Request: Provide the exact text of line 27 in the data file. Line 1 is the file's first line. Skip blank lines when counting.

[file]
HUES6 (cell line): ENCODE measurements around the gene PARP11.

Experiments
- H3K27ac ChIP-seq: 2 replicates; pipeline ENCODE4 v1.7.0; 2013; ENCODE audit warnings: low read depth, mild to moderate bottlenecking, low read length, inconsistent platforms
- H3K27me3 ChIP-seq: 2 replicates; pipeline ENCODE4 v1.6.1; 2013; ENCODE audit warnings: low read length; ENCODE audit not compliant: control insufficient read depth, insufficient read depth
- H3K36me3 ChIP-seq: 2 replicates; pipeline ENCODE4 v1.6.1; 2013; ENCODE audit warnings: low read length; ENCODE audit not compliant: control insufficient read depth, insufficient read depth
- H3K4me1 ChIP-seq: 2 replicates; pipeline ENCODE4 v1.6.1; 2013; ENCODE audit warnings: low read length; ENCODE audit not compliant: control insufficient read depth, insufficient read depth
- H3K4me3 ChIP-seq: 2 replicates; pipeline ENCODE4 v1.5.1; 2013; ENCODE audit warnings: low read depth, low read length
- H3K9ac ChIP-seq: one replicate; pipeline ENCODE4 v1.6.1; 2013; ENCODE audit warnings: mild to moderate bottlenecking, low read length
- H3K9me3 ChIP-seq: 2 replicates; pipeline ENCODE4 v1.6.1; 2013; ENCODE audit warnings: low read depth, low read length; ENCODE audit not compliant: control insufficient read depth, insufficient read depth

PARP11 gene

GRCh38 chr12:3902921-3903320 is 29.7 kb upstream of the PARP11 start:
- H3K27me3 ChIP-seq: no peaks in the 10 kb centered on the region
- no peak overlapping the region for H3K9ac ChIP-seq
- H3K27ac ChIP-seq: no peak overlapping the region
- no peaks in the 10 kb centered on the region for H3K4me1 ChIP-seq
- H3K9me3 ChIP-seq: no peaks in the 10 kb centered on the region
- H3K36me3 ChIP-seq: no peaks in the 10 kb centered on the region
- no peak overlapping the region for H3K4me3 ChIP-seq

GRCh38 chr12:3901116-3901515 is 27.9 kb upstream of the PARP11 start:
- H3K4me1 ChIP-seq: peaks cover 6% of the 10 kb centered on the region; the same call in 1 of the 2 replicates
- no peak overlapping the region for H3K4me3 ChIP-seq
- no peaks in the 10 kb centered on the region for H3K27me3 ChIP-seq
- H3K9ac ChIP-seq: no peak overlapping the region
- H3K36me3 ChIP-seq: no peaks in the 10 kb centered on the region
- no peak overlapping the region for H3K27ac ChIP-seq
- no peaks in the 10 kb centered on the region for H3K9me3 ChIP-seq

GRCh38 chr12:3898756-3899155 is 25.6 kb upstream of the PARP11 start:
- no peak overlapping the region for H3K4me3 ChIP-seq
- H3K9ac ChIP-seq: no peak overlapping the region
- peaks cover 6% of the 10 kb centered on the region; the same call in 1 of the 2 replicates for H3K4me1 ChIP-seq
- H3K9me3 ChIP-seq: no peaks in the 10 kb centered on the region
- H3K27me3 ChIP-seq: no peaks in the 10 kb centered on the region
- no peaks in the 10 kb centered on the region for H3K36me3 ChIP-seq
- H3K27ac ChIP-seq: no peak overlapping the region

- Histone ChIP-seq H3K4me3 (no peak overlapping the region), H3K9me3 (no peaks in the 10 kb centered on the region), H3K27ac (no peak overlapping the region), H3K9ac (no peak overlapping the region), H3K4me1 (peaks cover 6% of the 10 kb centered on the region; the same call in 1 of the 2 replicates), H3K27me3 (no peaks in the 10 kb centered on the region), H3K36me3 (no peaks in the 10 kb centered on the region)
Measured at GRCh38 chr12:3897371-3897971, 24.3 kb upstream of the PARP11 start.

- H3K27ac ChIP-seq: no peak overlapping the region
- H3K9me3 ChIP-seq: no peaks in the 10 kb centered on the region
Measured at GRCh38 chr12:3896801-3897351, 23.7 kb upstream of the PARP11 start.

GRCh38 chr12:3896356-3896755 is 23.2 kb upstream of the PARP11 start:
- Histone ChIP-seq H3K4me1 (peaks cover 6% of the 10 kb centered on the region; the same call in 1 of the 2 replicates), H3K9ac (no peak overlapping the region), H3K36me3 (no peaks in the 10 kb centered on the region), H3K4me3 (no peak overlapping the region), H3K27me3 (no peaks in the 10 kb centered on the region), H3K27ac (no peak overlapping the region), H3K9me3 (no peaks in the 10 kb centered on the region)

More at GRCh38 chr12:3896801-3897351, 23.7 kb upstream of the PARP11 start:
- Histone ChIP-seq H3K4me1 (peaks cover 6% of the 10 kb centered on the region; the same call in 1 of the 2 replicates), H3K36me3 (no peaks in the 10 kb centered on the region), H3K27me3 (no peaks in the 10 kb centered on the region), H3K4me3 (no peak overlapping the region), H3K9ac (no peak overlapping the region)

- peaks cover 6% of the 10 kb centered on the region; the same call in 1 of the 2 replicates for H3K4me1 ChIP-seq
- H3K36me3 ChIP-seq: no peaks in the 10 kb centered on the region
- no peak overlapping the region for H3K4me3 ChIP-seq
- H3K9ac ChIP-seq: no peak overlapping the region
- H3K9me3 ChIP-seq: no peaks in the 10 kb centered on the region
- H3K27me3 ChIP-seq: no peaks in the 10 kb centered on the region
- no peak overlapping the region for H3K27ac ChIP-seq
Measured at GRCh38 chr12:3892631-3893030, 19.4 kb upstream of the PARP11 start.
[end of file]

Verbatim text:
GRCh38 chr12:3898756-3899155 is 25.6 kb upstream of the PARP11 start: